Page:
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New TSRI and IAVI Study Supports Strategy of Series of Shots to Vaccinate Against AIDS

Researchers Move Closer to Understanding Sequence of 'Priming,' ‘Boosting’ and ‘Cocktail’ Injections Needed to Fight HIV

LA JOLLA, CA – September 8, 2016 – The human body holds an arsenal of antibodies—powerful molecules produced by the immune system to recognize and neutralize viruses and other threats.

Traditional vaccine strategies have failed against HIV, in part because the virus mutates rapidly, changing its structure to evade recognition by the immune system.

However, researchers have discovered antibodies that can neutralize diverse HIV variants by targeting relatively constant surface patches on the virus. These antibodies, called broadly neutralizing antibodies (bnAbs), develop in only a minority of HIV-infected individuals over a period of years—yet they have inspired vaccine-design efforts to elicit similar responses to protect against HIV infection.

Now two new studies, which included leaders at The Scripps Research Institute (TSRI) and the International AIDS Vaccine Initiative (IAVI), show that vaccines can teach the immune system to produce HIV bnAbs by using a series of "priming" and “boosting” shots to gradually educate the system.

“This seems like an ever-more-promising approach to making a vaccine,” said TSRI Professor William Schief, who also serves as Director of Vaccine Design for IAVI’s Neutralizing Antibody Consortium and Center (NAC) at TSRI.

The studies, published September 8, 2016, in the journals Immunity and Cell, were co-led by Schief and Michel Nussenzweig of the Howard Hughes Medical Institute and The Rockefeller University.

Gradually Meeting the Enemy

To develop this new vaccine strategy, the researchers devised vaccines based on a key part of HIV’s outer shell—the “trimer” protein that mediates infection of human cells and is targeted by bnAbs to block the infection process. Previous studies had shown that the trimer is defended by a constantly shifting layer of sugar molecules, called “glycans,” which keep most antibodies from recognizing and binding to it. Many bnAbs have learned how to bypass this defense and bind at least in part to glycans on the trimer, but scientists did not know how to design vaccines to induce this kind of response.

In the Immunity study, spearheaded by TSRI Research Associate Jon Steichen and Staff Scientist Daniel Kulp of IAVI and TSRI, the researchers engineered molecules, called immunogens, to prompt the development of a class of bnAbs to “grab” the glycans and the underlying protein surface.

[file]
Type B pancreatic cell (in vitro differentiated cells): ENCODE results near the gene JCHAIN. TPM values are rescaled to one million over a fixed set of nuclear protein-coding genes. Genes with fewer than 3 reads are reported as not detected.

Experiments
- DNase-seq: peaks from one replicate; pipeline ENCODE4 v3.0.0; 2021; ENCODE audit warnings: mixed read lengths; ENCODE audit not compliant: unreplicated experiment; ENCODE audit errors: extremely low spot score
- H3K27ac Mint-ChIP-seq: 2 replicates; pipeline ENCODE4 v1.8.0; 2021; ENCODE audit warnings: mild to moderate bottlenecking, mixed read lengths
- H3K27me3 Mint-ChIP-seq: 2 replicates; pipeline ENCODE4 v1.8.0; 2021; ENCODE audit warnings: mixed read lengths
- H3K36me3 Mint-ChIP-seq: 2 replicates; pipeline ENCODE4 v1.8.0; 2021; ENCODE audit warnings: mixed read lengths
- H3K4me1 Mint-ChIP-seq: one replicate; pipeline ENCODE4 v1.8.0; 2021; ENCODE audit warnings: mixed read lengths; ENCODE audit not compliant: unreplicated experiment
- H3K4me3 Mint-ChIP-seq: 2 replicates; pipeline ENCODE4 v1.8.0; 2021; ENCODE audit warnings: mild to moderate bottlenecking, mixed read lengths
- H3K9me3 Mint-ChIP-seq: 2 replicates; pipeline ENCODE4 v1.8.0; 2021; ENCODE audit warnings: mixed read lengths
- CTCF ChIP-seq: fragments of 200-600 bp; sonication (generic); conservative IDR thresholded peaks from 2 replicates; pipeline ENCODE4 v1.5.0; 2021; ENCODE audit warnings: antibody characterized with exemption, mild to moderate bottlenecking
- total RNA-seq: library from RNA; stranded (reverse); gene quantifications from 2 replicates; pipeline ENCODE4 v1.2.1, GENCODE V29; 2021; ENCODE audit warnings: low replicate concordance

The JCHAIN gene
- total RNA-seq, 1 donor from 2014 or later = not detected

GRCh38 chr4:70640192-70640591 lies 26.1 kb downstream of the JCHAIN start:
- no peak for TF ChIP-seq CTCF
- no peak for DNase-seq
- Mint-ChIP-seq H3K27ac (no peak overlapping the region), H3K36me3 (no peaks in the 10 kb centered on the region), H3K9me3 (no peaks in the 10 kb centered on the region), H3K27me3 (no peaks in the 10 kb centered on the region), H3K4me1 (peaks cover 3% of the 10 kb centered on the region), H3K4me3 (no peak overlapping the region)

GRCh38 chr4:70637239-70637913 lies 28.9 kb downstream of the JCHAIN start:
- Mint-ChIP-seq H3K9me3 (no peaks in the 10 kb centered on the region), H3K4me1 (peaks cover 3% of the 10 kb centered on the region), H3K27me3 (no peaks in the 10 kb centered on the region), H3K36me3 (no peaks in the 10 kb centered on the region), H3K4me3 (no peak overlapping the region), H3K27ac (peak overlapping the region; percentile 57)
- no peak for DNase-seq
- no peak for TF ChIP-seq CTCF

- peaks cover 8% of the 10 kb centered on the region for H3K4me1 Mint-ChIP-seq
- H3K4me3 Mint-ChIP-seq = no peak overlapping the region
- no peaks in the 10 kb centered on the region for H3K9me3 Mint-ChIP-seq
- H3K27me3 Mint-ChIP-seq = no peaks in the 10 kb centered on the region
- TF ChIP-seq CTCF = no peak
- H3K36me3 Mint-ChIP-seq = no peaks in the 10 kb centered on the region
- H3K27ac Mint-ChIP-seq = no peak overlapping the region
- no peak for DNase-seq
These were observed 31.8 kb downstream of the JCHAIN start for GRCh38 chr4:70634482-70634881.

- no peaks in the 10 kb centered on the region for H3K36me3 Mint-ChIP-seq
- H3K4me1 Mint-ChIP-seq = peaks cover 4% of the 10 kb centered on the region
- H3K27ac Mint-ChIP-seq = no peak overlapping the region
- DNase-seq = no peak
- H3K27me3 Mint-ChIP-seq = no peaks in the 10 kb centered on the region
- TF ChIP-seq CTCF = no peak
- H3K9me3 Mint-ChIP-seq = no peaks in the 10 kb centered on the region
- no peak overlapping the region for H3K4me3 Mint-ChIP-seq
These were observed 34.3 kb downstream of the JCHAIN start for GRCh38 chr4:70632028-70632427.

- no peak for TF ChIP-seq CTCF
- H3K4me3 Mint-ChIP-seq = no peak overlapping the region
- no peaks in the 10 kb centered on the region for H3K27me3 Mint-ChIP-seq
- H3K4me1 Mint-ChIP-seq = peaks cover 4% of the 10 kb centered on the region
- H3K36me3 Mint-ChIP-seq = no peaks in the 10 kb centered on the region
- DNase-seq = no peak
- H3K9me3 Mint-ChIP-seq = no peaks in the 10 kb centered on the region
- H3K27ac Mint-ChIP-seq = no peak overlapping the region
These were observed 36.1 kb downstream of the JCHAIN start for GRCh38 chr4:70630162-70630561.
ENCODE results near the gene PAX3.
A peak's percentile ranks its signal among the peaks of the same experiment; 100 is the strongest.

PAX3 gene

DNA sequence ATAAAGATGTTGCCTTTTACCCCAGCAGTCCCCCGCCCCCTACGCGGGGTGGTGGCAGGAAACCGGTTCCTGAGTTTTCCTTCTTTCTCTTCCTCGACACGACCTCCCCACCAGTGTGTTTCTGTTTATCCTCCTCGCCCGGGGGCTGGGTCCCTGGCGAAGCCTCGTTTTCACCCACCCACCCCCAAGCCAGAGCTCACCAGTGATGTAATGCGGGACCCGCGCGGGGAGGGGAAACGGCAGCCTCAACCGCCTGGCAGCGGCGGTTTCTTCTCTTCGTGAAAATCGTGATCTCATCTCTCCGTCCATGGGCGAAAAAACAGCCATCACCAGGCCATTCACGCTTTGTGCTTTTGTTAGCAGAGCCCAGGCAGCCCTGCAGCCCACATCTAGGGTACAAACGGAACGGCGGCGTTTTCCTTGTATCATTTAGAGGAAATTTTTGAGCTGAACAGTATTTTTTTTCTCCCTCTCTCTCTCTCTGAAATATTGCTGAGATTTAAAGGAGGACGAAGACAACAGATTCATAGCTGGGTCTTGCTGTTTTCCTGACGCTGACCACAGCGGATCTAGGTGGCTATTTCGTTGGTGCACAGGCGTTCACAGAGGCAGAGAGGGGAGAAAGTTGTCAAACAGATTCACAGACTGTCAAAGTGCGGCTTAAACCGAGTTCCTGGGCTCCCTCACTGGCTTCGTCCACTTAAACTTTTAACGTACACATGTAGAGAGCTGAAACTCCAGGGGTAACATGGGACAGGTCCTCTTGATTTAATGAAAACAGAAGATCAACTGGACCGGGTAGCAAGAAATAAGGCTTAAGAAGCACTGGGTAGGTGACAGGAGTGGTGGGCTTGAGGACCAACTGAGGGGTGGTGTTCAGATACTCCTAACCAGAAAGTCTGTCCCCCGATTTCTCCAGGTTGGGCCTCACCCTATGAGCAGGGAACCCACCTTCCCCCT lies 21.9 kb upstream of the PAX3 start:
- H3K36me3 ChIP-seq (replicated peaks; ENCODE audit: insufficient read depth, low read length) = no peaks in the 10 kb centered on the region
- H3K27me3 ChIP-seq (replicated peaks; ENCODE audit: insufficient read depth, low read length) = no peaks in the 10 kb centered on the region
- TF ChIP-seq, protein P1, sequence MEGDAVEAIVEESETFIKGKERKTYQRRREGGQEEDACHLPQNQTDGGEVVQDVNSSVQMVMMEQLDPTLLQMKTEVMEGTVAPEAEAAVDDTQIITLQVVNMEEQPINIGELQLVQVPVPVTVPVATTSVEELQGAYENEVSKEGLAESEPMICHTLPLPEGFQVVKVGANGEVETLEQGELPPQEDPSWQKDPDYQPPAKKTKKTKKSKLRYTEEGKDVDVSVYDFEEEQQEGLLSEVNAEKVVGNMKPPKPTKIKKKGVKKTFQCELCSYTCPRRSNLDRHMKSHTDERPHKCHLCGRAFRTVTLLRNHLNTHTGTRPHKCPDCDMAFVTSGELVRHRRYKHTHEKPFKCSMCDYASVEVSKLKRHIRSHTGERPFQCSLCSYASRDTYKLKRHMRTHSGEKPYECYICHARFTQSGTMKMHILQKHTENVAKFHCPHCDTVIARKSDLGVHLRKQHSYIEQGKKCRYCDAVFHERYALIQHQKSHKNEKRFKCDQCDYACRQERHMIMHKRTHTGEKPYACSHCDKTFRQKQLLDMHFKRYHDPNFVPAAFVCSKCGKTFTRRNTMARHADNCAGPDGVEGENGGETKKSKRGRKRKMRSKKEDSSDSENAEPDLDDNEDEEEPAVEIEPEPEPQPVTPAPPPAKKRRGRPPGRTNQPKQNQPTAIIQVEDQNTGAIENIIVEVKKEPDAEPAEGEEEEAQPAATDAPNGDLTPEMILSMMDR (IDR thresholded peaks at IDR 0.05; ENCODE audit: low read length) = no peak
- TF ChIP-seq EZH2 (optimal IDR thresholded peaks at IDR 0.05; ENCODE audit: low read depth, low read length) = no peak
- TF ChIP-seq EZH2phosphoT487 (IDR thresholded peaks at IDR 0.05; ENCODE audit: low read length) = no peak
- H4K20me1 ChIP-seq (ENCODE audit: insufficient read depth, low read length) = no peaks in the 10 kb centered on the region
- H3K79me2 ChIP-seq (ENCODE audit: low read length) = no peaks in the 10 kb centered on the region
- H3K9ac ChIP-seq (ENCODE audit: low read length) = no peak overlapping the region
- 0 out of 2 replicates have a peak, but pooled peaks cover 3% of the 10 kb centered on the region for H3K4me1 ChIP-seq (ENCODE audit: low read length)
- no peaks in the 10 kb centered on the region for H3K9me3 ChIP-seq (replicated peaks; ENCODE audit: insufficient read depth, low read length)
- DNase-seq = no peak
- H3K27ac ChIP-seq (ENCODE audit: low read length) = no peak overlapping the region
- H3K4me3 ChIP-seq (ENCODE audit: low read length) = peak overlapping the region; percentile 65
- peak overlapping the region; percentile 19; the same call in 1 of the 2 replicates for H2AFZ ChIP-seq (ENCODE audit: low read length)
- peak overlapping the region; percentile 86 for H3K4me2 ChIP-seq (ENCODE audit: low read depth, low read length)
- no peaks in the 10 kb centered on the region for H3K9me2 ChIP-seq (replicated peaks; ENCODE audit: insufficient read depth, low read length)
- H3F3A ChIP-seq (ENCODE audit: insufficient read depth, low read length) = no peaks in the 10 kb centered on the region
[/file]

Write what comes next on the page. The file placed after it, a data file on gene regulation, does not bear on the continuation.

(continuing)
In a major breakthrough in immunogen design, the researchers developed new methods and employed them to engineer stabilized HIV trimers to serve as "priming" and "boosting" immunogens and gradually instruct the immune system how to produce bnAbs.

The researchers tested the priming immunogen in a mouse model and found that it could indeed activate cells containing precursors to HIV-neutralizing antibodies.

In the same paper, the researchers also proposed designs for a “cocktail” of immunogens that mimic some of the variations in HIV. The idea is that a cocktail could be given as the final shot in a series of boosters—a final set of instructions to teach the immune system to produce antibodies that can act against diverse HIV variants.

Steichen and colleagues also proposed a total of seven candidate sequential vaccination strategies to induce bnAbs.

Putting the Strategy to the Test

In the Cell study, with Steichen and Amelia Escolano of The Rockefeller University as first authors, the researchers put the idea of sequential vaccination to the test in mouse models that had immune cells with potential to develop into those that produce bnAbs. Using the immunogens developed in the Immunity paper, the authors tested the priming shot followed by a series of boosters and, finally, a cocktail. Although the booster proteins were designed to be given in certain sequences, the authors did not know which if any of the proposed sequences would work.